Posts Tagged ‘jQuery’

Flipbook Movies with jQuery

Flipbook plugin for jQuery

Flipbook is a jQuery plugin that produces a movie effect by running images in quick succession. The concept is similar to something I always did in middle school: doodling in the margins of my notebooks to make short movies. Times have changed and nowadays I use a Javascript object, pulling the images dynamically with jQuery’s AJAX function and a PHP script ;) . But don’t worry, it’s just as easy to use as a real flipbook.

The jQuery Flipbook Plugin is built around my jQuery slideshow tutorial. It’s very flexible, providing great options for both new and seasoned developers alike. You can easily make anything from a short film to an image slideshow to a text viewer.


QuickFlip jQuery Plugin

Quickflip Plugin for jQuery

QuickFlip is a jQuery plugin I wrote that uses a CSS trick to cause a div, paragraph or any other piece of HTML markup to flip like a card. With a result similar to the UI animation on the iPhone, this jQuery plugin is easily integrated into your webpage to make any portion appear to flip and show its back.

When a flip occurs, the front panel is split in half with Javascript. The right and left halves slide into one another, and afterwards the opposite occurs with the back panel. While it‚Äôs not as smooth as some Flash animation, it all happens so quickly that it really looks like the panel is flipping over (more…)


jQuery Video Game Remake: T&C Surf

T&C Surf Designs

When I was seven, my all-time favorite video game was T&C Surf Designs for the 8-bit Nintendo® (NES). Feeling nostalgic this weekend, I developed a version of this old school game using jQuery and Javascript.

Up and Down to move, Left and Right to skate faster or slower, Spacebar to jump

After playing Javascript Mario Kart, I’ve been wanting to develop a classic video game with jQuery. T&C seemed like a good fit because its motion and overall simplicity are ideal for jQuery’s animation library (and it’s really fun).

I’m fairly pleased with the performance, which is vastly improved through the use of cell-based collision detection. Instead of having to check for collision every pixel, it can be checked every 32, with huge processing savings. Additionally, the use of CSS sprites greatly reduces the number of HTTP requests and the need to use … Read more…


A Simple jQuery Slideshow

Simple jQuery Slideshow Tutorial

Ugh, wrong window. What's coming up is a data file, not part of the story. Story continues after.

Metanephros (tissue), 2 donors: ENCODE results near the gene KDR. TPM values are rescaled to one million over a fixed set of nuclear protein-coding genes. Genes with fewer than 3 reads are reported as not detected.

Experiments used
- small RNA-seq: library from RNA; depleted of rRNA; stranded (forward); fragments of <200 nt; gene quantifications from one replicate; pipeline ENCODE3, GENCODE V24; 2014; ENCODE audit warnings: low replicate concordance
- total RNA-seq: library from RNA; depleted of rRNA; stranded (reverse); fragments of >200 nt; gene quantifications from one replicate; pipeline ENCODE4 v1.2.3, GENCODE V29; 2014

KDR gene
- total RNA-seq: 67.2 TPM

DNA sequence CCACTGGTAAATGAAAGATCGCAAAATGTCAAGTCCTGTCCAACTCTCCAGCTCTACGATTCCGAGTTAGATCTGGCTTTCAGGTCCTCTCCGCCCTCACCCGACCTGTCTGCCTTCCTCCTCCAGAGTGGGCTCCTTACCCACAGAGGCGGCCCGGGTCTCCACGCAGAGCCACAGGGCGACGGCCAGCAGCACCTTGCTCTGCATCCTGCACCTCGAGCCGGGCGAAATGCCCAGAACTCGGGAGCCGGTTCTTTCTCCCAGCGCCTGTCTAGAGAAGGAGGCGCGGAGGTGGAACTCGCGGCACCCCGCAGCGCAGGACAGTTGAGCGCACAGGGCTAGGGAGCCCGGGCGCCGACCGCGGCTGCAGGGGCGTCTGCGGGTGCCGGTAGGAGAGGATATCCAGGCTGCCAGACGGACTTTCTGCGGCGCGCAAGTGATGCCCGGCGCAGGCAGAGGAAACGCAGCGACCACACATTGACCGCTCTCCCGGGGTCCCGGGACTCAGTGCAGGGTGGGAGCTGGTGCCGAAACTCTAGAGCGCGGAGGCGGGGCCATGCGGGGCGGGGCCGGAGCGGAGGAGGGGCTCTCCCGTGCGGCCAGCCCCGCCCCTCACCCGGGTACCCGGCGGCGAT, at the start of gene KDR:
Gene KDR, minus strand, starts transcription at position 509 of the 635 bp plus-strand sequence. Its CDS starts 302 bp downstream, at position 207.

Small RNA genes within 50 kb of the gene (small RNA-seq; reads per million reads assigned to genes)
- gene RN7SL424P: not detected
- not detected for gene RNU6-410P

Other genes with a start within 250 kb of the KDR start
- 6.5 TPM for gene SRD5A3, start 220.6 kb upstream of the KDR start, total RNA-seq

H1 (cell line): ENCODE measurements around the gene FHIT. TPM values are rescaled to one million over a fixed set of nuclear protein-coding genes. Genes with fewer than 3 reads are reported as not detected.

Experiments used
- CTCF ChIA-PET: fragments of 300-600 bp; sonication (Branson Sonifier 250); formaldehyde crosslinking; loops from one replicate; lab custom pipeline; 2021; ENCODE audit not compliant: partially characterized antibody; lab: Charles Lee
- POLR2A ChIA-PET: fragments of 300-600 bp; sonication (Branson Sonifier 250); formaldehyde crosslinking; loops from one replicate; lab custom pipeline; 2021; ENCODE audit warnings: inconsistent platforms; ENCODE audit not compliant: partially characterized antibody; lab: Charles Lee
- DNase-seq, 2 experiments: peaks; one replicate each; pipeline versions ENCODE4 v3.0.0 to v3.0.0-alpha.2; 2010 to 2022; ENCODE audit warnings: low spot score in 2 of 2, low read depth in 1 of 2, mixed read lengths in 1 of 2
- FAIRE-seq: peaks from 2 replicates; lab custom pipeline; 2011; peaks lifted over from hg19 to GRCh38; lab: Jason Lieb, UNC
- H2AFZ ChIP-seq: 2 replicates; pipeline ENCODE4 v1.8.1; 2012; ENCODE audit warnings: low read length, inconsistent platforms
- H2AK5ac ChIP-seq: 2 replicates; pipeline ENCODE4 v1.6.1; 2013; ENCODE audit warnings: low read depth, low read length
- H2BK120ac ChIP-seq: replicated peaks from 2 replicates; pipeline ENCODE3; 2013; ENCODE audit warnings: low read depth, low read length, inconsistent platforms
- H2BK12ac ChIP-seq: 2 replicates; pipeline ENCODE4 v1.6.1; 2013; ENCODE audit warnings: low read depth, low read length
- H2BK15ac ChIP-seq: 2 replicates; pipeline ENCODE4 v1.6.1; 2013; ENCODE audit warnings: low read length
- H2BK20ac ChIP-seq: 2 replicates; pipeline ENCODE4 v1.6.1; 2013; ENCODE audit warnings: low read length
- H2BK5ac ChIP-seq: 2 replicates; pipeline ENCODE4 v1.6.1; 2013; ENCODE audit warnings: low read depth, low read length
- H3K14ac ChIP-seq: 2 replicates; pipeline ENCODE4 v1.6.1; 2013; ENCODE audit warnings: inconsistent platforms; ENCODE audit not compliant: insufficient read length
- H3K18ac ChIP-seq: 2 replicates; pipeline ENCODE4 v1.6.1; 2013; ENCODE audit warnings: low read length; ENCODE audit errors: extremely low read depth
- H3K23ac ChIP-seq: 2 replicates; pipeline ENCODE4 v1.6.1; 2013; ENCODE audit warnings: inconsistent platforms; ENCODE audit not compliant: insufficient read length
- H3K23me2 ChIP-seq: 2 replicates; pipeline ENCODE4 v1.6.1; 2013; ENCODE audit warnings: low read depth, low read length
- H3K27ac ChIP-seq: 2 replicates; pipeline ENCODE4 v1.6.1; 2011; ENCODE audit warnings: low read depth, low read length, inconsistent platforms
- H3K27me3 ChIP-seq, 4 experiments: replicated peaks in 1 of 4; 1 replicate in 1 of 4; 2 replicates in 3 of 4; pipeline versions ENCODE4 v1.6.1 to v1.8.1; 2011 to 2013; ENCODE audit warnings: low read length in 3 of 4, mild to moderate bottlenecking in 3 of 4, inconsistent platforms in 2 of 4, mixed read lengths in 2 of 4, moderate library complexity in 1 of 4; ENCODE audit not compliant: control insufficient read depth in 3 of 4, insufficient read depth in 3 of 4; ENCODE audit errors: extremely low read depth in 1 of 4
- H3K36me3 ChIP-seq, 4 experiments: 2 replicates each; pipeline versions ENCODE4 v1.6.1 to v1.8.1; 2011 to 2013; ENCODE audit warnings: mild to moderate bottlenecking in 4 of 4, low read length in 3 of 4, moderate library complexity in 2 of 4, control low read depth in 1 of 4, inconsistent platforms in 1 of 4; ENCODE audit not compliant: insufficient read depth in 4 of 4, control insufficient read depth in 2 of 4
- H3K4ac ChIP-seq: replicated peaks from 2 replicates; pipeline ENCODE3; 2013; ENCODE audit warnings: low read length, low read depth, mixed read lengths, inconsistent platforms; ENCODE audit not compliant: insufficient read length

In the interest of following jQuery’s motto of “writing less and doing more,” let’s write a simple slideshow using jQuery, JavaScript and a bit of CSS.

For starters, our main goal should be keeping the markup as clean as possible: <div id=”slideshow”> <img src=”img/img1.jpg” alt=”" class=”active” /> <img src=”img/img2.jpg” alt=”" /> <img src=”img/img3.jpg” alt=”" /> </div> Now let’s use CSS to position the images on top of each other and bring the active image to the images on top of each other and bring the active image to the top level with z-index:


5 Performance Tuning Tricks for jQuery

5 Performance Tuning Tricks for jQuery

In a recent post, I wrote that developers should better optimize their JavaScript. Well, that’s easier said than done, so I’d like to get down to the nitty-gritty and talk specifically about optimizing jQuery. Please note that this is not about performance tuning of the jQuery library, rather it is about better engineering the code we use to interact with it. If you’re not a jQuery programmer, and you have no interest in joining the fad, don’t worry—most of the concepts here apply to JavaScript and general programming as well.

1. Beware of class-only selectors

A great part about using a JavaScript library like jQuery is its selectors. But before you use them all over the place, stop to think: what are the processing costs?

Basically, jQuery defines all the elements on a page as a huge JavaScript object, … Read more…


Too much Javascript? Here comes WebKit and the new Safari

Too much Javascript?  Here comes WebKit and the new Safari

Let it not be said that I never fall victim to a web fad: AJAX, jQuery, SEO‚ÄîI was there with bells on. So when everyone started hating Flash and doing all web animation with HTML/Javascript, I jumped right on board. I thought it was just great! You didn’t have to lose any SEO, and most importantly you never had to open that awful Flash GUI.

But have you noticed? EVERYONE ELSE IS DOING IT! There’s just too much Javascript on the internet these days, and it is bringing many browsers to a halt. My MacBook is less than a year old (2.1GHz, 1GB mem) and Safari has been crashing frequently. In Firefox I can only have three or so tabs open before serious lag1. While I don’t have a super gaming computer, my computer is better than the average user’s, and I … Read more…


jQuery Animation and SEO

jQuery Animation and SEO

I put a bit of jQuery on my site, animating the links in my art portfolio section. Check it out. I really like jQuery actually, it looks nice, and its a great way to liven up a site’s visuals without using Flash and losing all that SEO.

The problem is that jQuery, which is essentially JavaScript, is also not very SEO friendly. You can use it pretty much the same way as Flash, in limited quantities where you don’t care about searchability. However, when you want to make it SEO friendly, it operates pretty similarly to AJAX. Basically, you don’t want jQuery to be the only way you access any content. Any content that is accessed with jQuery also needs to have hard links, anchor tags with the href to make the search engines happy. These anchor … Read more…